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Selecting a Sexual Harassment training in Wisconsin is an effective way to prevent problems before they occur, while inspiring and motivating employees to perform better, increasing professionalism while creating a fun, very interactive learning experience.

Training companies, such as MVP Seminars and Employee Harassment Training can help book your selected Harassment trainer who will personalize the training specifically to relate to the specific business & any issues that HR would like discussed. Our MVP Sexual Harassment training seminars are available in the following Wisconsin cities: Milwaukee, Madison & Green Bay


Milwaukee, Wisconsin

Benefits of Workplace prevention Harassment Seminar Training in Wisconsin:

Wisconsin school harassment bill passes:

MADISON, Wis. — A bipartisan group of legislators wants teachers who sexually harass students go to prison and lose their licenses.
Democratic state Reps. Tip McGuire and Tod Ohnstad along with Republican Sens. Jesse James and John Spiros released a bill Wednesday that would make school employees, contractors or volunteers who engage in sexual misconduct against a pupil guilty of a felony punishable by up to 3 1/2 years in prison. Employees would automatically lose their licenses for at least six years if convicted.

The new bill defines sexual misconduct as sexual advances, requests for sexual favors or sexual contact that substantially affect a student’s academic performance or create a hostile or offensive school environment. Any police officer or county department that learns of such sexual misconduct must report the violations to the Wisconsin state Department of Public Instruction.

Wisconsin already has extensive laws against sexually assaulting students and exposing children to pornography. Existing statutes also prohibit child enticement, causing mental harm to a child and contributing to the delinquency of a child.

Wisconsin Harassment updates:

What is Wisconsin Employment or Workplace Harassment?

Wisconsin employees are protected from harassment in the workplace by both Wisconsin state law, Wisconsin Fair Employment Act (WFEA), and federal laws, such as Title VII and the Americans with Disabilities Act (ADA).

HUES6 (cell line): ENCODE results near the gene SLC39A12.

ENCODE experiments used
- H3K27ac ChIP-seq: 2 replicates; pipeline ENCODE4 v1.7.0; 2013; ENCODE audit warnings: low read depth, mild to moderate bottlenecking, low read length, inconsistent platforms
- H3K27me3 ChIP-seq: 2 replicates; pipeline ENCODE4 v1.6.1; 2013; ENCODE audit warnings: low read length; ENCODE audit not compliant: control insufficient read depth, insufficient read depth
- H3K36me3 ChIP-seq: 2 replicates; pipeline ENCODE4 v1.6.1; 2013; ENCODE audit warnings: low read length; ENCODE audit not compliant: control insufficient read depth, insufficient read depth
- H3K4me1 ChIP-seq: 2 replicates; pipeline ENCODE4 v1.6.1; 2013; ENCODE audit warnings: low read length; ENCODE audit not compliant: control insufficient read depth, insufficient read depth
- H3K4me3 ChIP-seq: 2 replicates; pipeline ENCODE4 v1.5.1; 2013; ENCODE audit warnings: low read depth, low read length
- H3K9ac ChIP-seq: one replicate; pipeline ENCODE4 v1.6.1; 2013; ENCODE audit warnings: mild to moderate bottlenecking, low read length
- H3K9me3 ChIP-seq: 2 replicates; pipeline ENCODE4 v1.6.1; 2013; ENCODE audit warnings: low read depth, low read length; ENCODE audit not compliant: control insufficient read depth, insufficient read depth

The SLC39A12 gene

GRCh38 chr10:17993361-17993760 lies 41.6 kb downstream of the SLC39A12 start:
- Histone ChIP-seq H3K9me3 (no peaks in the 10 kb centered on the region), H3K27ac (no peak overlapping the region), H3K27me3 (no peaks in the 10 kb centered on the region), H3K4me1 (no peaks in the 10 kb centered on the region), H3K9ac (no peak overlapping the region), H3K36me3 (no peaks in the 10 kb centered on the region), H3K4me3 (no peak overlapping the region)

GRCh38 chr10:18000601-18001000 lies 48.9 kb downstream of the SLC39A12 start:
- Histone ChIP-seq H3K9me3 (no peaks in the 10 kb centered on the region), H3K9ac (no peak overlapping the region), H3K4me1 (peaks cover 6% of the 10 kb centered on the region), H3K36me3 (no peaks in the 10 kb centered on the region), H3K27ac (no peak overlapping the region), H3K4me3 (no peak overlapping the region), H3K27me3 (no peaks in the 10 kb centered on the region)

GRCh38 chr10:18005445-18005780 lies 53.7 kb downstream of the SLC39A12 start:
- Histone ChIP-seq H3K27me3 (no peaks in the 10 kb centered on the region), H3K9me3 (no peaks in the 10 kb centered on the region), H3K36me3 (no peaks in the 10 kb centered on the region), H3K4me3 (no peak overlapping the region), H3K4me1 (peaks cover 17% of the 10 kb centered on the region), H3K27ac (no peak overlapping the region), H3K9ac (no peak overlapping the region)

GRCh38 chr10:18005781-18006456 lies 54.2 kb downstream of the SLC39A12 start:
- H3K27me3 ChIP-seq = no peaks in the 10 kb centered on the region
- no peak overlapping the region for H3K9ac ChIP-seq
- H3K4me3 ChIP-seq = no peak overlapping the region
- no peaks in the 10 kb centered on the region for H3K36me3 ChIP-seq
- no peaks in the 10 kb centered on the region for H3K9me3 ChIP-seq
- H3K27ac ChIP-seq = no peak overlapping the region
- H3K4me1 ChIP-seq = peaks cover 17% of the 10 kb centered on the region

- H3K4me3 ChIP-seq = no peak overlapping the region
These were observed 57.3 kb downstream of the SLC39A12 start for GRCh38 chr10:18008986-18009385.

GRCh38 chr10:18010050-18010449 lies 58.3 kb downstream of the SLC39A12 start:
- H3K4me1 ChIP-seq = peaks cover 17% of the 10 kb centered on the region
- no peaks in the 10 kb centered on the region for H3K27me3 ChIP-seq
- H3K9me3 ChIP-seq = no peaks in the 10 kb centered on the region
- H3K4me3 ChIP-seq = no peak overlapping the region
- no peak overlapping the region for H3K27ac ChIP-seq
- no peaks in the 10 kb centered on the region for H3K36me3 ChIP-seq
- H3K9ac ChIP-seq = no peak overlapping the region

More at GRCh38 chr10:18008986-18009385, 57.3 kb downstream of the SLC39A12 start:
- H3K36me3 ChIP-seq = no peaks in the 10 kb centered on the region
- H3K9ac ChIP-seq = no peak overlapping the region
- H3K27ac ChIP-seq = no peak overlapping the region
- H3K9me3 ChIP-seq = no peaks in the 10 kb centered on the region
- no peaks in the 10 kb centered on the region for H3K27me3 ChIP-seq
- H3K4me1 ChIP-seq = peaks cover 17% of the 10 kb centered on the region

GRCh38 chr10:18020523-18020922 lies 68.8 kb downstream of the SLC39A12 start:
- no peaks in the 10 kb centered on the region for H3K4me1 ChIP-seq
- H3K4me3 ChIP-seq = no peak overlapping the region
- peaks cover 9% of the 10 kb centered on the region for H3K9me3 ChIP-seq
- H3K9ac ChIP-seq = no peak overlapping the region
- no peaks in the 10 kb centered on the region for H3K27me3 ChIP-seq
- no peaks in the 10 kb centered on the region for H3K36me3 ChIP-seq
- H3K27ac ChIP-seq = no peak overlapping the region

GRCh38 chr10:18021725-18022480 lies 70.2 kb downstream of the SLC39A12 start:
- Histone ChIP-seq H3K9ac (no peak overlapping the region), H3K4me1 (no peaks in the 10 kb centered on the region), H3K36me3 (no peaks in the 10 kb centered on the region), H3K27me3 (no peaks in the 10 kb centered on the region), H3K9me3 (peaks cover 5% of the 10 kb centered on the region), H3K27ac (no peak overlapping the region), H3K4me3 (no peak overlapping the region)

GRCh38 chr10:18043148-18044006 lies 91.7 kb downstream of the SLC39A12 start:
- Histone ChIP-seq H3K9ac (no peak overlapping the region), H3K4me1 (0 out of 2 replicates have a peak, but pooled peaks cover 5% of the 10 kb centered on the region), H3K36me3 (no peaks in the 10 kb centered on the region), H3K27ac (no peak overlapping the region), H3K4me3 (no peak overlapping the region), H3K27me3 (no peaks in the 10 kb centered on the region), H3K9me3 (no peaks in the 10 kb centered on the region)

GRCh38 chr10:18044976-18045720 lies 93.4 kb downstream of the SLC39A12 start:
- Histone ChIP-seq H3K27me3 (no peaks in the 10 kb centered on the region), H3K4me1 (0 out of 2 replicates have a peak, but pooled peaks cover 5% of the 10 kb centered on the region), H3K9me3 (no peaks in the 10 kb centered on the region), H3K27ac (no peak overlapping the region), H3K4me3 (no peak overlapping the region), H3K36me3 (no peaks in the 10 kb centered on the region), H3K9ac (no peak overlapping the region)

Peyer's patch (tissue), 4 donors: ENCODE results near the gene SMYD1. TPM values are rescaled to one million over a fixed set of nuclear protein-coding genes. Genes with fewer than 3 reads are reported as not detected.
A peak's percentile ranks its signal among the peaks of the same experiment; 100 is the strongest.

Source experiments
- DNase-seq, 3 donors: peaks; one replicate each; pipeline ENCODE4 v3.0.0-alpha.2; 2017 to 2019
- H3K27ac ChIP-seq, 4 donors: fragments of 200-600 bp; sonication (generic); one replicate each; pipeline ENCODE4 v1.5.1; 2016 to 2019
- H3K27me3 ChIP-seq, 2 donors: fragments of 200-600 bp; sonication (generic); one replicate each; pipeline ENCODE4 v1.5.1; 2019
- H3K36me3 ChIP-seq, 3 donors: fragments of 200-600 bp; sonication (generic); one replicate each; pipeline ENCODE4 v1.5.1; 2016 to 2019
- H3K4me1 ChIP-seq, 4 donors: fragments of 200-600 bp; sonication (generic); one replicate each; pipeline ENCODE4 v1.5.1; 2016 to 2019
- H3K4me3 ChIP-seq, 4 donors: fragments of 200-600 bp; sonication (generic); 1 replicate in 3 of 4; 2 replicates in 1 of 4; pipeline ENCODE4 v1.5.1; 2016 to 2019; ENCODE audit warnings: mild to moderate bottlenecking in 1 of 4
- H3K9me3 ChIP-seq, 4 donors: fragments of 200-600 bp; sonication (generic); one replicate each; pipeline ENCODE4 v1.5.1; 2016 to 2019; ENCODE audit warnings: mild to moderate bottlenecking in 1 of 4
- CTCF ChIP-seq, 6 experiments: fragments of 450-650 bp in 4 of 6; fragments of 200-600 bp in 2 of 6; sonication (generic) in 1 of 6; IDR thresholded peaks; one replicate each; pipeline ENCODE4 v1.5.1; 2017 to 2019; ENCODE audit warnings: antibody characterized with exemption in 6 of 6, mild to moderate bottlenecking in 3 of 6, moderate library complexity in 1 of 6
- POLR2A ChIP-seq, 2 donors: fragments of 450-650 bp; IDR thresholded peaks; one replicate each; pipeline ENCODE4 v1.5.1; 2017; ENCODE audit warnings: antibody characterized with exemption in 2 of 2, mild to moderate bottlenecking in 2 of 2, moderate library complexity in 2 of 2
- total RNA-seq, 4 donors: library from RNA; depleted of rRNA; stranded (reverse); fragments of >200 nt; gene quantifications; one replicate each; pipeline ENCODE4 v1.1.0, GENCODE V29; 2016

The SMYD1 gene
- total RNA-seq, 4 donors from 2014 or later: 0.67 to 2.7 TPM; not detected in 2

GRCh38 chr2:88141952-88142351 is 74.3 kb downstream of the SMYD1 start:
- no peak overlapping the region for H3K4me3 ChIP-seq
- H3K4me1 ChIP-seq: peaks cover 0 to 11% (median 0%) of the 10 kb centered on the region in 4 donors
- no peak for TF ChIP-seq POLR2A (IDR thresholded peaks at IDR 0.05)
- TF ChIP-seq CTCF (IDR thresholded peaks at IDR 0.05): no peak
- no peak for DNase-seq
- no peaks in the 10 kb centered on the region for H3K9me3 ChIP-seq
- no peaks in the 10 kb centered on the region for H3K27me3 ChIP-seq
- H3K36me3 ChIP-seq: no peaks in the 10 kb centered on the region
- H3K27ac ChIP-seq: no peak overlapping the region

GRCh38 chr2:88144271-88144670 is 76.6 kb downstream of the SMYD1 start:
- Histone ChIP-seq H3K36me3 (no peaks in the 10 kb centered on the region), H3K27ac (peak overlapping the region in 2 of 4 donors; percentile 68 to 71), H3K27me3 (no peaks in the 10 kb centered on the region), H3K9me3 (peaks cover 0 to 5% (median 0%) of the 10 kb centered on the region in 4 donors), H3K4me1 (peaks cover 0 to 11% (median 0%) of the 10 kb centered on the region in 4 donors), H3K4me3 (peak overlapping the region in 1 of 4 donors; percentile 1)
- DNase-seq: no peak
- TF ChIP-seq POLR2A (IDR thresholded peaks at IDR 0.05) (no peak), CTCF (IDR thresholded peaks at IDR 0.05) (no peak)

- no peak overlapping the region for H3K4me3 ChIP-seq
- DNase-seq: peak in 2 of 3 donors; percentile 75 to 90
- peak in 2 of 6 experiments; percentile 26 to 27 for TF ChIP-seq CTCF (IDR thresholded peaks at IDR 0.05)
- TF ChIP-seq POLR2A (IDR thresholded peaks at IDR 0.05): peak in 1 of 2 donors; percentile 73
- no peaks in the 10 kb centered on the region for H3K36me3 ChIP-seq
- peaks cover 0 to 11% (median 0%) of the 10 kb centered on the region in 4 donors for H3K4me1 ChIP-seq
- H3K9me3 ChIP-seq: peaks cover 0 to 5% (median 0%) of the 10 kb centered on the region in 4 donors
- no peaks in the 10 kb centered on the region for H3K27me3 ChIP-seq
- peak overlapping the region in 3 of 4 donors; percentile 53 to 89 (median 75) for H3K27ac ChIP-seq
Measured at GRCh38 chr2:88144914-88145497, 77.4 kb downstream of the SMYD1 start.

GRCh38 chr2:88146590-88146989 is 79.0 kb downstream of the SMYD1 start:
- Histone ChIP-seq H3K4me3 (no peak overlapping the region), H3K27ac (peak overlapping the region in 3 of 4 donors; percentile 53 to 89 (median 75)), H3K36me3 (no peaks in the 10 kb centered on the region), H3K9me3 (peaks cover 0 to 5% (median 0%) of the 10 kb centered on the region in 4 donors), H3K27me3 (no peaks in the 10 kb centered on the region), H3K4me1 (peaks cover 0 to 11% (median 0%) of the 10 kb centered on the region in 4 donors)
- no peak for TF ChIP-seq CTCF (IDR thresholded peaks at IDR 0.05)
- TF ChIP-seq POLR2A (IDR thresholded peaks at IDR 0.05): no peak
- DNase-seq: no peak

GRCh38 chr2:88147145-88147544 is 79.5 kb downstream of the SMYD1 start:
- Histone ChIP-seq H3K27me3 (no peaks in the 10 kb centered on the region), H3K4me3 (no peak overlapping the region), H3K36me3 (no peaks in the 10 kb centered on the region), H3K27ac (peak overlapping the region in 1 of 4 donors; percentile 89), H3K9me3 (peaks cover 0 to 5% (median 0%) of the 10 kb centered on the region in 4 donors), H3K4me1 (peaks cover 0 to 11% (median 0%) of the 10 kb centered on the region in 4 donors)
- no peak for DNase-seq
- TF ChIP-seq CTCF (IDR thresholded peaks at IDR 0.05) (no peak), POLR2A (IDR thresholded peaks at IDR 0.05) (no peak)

Generally, harassment is comments or conduct in the workplace that is directly or indirectly about an individual based on a protected category, such as the individual’s race, sex, or disability. The comments or conduct must be offensive to the individual and must be unwelcome, meaning that the comments or conduct were not invited or also engaged in by the individual. It is generally also required that the comments or conduct happen repeatedly.

Who Can Be A Harasser?

Under both Wisconsin state and federal laws, an employer can be liable for harassment for the actions of the following:

  • A supervisor or any individual that is higher up in the chain of command over an individual, as that person’s purpose is to represent the employer and the employer’s interests in the workplace
  • A coworker, if a supervisor, a Human Resources representative, or any other individual higher up in the chain of command is aware of the harassment and fails to take steps to stop the harassment
  • A client, customer, or vendor, who spends time at the workplace

Employer responses to harassment allegations can be critical and should be addressed right away.

Wisconsin Employment or Workplace Harassment Claims:

Harassment under the law covers comments and conduct that are far more severe and significant than simple teasing, off-hand comments, or isolated incidents that are not in and of themselves severe enough to pass muster.

To prove an employer is liable for employment or workplace harassment, an individual must generally establish a “hostile work environment” exists in the workplace. To do so, the individual must establish each of the following:

  • He or she is a member of a protected class (such as race, gender, religion, etc.)
  • Harassing comments or conduct were unwelcome
  • Harassing comments or conduct were “severe or pervasive” enough to create a hostile or abusive work environment
  • There is a basis for employer liability

Wisconsin cities providing onsite Workplace prevention harassment training Seminars:

Milwaukee, Madison & Green Bay

Milwaukee: Hyatt Hotel
333 W Kilbourn Ave, Milwaukee, WI 53203

Madison: Hyatt Place Madison / Verona
846 Liberty Drive Verona, Wisconsin, 53593 United States

Green Bay: Hampton Inn
201 Main St, Green Bay, WI 54301